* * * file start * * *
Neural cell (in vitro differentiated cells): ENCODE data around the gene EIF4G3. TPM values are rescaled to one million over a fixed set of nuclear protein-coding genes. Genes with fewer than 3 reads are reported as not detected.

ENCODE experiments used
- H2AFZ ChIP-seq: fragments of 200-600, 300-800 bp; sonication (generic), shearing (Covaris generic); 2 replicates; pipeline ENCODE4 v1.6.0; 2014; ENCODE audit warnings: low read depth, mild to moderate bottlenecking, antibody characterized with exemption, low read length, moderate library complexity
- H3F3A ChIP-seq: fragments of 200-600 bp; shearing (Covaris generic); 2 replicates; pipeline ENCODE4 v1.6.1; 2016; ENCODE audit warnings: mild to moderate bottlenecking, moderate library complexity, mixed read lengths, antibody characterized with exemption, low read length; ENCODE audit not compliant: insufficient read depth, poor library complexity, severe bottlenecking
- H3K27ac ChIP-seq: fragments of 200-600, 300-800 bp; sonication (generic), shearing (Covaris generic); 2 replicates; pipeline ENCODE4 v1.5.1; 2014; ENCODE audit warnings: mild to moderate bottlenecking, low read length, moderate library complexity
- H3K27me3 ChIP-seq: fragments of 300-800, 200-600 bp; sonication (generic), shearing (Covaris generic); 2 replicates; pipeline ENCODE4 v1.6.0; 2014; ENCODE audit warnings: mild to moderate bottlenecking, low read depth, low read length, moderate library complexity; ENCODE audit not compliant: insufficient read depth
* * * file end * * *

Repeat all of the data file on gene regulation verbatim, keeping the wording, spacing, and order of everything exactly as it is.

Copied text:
Neural cell (in vitro differentiated cells): ENCODE data around the gene EIF4G3. TPM values are rescaled to one million over a fixed set of nuclear protein-coding genes. Genes with fewer than 3 reads are reported as not detected.

ENCODE experiments used
- H2AFZ ChIP-seq: fragments of 200-600, 300-800 bp; sonication (generic), shearing (Covaris generic); 2 replicates; pipeline ENCODE4 v1.6.0; 2014; ENCODE audit warnings: low read depth, mild to moderate bottlenecking, antibody characterized with exemption, low read length, moderate library complexity
- H3F3A ChIP-seq: fragments of 200-600 bp; shearing (Covaris generic); 2 replicates; pipeline ENCODE4 v1.6.1; 2016; ENCODE audit warnings: mild to moderate bottlenecking, moderate library complexity, mixed read lengths, antibody characterized with exemption, low read length; ENCODE audit not compliant: insufficient read depth, poor library complexity, severe bottlenecking
- H3K27ac ChIP-seq: fragments of 200-600, 300-800 bp; sonication (generic), shearing (Covaris generic); 2 replicates; pipeline ENCODE4 v1.5.1; 2014; ENCODE audit warnings: mild to moderate bottlenecking, low read length, moderate library complexity
- H3K27me3 ChIP-seq: fragments of 300-800, 200-600 bp; sonication (generic), shearing (Covaris generic); 2 replicates; pipeline ENCODE4 v1.6.0; 2014; ENCODE audit warnings: mild to moderate bottlenecking, low read depth, low read length, moderate library complexity; ENCODE audit not compliant: insufficient read depth